Wednesday, April 16, 2014

A new review of the Helen Tennison Wuthering Heights adaptation now performed at the Rosemary Branch Theatre, London::
This is not the romanticised story that Hollywood devised for Olivier and Merle Oberon but the harsh reality of Emily Brontë’s novel, though its staging is often impressionistic.
Helen Tennison’s adaptation keeps Brontë’s device of the servant Nelly Dean telling much of the story to southerner Mr Lockwood. She begins in the ill-lit kitchen at Wuthering Heights where Heathcliff is polishing his boots while Hindley Earnshaw is asleep at a table across the room. It is a room which seems to have been invaded by the moors outside: ivy clings to the fireplace and furniture, mist swirls below the ceiling.
As Benedict Davies’s music, used extensively to great effect in this production, merges into the wind and storm of Matt Eaton’s sound score we hear a cry above the gale and Heathcliff is alerted. His eyes search the empty air until the shadow of Cathy appears at a fitfully lit window. (...)
Although the script of Helen Tennison’s compact adaptation provides only a filleted version of the novel and its characters' journey, her imaginative production follows its spirit in its evocative and imaginative theatricality that captures some of the wildness of the moors and of Brontë’s novel. (Howard Loxton in British Theatre Guide)
Lincolnshire Echo interviews Jasper Fforde about his literary career. This is what the writer says about The Eyre Affair:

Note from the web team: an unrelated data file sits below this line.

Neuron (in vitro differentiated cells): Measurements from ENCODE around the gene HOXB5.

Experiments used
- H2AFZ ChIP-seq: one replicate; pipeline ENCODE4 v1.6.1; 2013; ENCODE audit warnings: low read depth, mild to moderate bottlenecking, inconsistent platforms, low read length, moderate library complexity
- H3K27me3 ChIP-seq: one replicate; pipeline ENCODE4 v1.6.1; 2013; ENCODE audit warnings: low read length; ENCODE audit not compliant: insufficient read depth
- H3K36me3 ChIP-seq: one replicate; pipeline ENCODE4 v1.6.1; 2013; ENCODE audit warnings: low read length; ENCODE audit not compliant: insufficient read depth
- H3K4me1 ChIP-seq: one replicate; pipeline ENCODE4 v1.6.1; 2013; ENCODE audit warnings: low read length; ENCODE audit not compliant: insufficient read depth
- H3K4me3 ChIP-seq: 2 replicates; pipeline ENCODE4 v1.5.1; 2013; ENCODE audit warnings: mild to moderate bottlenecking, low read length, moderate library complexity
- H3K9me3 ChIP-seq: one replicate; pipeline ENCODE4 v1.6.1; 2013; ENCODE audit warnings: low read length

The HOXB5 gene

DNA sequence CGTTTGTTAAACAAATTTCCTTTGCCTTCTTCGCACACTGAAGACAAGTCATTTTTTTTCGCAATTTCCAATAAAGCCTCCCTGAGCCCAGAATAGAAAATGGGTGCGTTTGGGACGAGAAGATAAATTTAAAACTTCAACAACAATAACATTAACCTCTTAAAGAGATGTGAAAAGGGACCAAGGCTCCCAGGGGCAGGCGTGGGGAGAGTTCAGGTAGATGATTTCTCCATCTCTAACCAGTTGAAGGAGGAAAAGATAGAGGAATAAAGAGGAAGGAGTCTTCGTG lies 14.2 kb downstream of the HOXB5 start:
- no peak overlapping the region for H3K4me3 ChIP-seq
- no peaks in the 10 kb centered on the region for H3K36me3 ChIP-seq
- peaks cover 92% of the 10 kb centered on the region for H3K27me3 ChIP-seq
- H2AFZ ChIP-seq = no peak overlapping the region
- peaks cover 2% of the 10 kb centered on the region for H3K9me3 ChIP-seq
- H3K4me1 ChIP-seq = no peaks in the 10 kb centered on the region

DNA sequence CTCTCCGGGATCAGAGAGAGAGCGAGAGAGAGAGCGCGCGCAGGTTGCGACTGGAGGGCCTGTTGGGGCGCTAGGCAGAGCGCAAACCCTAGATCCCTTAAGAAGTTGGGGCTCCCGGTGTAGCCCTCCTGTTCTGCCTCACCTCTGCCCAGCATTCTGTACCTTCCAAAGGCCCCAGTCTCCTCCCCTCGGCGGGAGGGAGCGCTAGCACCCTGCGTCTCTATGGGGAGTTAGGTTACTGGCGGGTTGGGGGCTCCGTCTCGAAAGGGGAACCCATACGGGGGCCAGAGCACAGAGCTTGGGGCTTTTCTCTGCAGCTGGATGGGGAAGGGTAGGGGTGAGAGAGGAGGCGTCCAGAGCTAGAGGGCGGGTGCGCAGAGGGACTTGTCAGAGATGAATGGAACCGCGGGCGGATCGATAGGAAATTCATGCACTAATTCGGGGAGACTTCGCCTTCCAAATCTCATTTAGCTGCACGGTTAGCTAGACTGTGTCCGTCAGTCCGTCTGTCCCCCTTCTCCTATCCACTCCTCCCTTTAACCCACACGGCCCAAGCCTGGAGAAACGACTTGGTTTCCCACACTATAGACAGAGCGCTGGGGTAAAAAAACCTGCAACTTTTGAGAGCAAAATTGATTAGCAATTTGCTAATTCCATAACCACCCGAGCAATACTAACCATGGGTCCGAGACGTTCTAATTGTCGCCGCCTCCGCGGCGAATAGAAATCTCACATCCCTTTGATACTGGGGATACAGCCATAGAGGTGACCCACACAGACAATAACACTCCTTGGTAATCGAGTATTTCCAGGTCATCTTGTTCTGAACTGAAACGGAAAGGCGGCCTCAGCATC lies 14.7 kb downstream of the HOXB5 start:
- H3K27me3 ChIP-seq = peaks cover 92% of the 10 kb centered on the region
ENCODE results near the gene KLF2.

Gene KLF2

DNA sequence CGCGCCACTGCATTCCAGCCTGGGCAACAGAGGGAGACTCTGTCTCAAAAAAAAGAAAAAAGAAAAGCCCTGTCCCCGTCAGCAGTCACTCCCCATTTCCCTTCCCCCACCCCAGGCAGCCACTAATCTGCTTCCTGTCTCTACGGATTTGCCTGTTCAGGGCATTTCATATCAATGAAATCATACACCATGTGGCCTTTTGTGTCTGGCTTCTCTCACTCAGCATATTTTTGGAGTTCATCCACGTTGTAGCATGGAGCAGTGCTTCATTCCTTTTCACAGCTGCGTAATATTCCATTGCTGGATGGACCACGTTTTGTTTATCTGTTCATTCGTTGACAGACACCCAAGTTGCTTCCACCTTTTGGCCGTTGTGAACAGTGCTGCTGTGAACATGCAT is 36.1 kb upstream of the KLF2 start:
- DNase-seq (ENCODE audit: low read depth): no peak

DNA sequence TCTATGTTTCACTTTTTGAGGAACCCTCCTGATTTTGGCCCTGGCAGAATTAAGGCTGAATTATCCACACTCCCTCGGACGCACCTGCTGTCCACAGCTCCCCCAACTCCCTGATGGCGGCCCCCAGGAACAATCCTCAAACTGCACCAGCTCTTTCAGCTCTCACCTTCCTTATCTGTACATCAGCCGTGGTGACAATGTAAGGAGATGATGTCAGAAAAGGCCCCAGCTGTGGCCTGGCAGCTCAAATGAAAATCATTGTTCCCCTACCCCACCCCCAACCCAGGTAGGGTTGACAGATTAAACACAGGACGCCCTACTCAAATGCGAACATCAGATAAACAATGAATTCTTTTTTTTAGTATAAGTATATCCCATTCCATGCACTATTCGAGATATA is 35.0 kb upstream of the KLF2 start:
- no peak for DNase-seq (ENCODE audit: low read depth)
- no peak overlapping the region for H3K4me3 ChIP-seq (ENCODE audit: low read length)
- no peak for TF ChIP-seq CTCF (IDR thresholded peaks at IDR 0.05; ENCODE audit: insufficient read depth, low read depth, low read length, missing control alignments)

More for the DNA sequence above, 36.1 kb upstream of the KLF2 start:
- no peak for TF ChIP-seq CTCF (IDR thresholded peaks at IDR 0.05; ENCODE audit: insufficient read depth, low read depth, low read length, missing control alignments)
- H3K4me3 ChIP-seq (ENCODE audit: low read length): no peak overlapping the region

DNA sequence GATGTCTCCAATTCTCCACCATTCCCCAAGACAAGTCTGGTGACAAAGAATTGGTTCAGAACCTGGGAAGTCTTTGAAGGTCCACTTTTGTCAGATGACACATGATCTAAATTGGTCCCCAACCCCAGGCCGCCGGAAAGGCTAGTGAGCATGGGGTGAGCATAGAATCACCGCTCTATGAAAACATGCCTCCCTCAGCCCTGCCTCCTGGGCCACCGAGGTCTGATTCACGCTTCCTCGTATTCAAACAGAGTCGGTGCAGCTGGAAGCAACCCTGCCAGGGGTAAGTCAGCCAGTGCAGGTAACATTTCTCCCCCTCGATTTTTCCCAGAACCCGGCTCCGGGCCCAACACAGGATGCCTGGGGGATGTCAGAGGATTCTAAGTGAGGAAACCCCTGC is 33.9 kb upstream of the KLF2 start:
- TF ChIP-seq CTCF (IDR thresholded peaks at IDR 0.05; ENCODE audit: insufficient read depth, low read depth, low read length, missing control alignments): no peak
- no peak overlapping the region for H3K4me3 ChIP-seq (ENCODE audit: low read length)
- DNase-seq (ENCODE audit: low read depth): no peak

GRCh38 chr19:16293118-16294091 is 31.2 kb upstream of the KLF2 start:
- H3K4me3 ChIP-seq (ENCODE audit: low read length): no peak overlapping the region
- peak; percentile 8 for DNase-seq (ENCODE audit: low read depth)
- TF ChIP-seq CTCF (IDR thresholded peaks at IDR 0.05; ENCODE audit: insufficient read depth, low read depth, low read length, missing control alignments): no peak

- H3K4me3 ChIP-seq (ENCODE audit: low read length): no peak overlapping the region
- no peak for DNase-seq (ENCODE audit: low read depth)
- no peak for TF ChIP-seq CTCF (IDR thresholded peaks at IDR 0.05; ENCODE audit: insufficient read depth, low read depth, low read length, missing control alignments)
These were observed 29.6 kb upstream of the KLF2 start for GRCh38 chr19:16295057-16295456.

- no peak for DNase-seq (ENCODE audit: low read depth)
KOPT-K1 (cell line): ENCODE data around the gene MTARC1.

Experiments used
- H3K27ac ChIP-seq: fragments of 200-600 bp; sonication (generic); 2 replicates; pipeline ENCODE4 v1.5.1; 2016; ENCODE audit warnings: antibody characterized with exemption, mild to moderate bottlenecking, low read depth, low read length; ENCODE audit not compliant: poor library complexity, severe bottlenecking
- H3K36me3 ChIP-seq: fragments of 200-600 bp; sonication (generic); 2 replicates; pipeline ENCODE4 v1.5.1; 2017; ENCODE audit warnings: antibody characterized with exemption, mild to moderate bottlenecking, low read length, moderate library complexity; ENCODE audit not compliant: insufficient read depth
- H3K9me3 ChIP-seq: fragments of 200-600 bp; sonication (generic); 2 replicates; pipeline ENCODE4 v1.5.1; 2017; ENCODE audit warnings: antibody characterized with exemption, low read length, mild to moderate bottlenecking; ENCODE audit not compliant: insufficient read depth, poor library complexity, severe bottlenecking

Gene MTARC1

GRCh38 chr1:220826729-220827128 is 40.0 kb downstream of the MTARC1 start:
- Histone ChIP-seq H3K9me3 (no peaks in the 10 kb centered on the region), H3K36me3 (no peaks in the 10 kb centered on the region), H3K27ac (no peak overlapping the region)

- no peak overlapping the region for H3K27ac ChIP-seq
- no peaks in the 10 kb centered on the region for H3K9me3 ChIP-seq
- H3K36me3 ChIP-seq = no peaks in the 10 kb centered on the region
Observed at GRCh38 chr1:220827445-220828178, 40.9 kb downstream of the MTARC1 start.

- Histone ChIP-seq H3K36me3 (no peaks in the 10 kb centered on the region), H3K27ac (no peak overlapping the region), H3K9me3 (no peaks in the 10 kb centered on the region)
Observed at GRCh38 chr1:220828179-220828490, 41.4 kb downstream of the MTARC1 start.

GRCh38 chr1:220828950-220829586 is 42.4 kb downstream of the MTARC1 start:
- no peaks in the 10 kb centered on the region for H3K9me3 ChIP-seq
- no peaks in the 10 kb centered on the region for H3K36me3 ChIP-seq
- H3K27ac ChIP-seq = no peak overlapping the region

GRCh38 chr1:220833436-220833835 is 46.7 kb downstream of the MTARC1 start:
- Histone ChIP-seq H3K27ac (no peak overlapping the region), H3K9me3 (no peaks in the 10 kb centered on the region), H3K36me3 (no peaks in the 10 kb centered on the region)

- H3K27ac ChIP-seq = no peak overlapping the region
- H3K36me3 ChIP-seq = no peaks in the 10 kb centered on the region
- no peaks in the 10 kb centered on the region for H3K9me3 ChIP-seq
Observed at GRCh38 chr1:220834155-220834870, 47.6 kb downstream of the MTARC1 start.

“The trouble is, all my series started as standalones. What happens is someone will say ‘I love this, can we have a sequel’. The Eyre Affair was a standalone and Shades of Grey was originally meant to be as well. The Nursery Crimes was another but when I discover this interesting and exciting world I automatically think ‘what else can you do with it?’. (...)
"I chopped cross genres with The Eyre AffairJane Eyre, time travel, fantasy, crime and sci fi all mixed together. For the most part people say don’t write cross genre but I didn’t know this at that time.
“The important thing about writing The Eyre Affair was I felt the classic had been perhaps adopted by teachers and academics and Jane Eyre was no longer a novel but more a study text. (...)
“I wrote The Eyre Affair for fun and was writing for nearly 11 years before I got published. The only piece of advice I got in the early days was ‘look at the bestseller list and see what is selling’. I always thought that was bad advice to an author. I just wrote what was fun, enjoyable and amusing to me. (...)
“I have no plans when I am writing. I think plans can be very stifling – as soon as you have a plan you feel you have to stick to it. I tend to just start with a ‘narrative dare’ ... what would happen if someone kidnapped Jane Eyre out of the novel?
Yorkshire Post talks about female literary friendships and the website Something Rhymed:
Intrigued, they set up a website to explore their findings. The name Something Rhymed comes from the title of a poem by Jackie Kay, in which she celebrates her friendship with the novelist Ali Smith, and each month the website profiles different pairs of female writing friendships from down the years.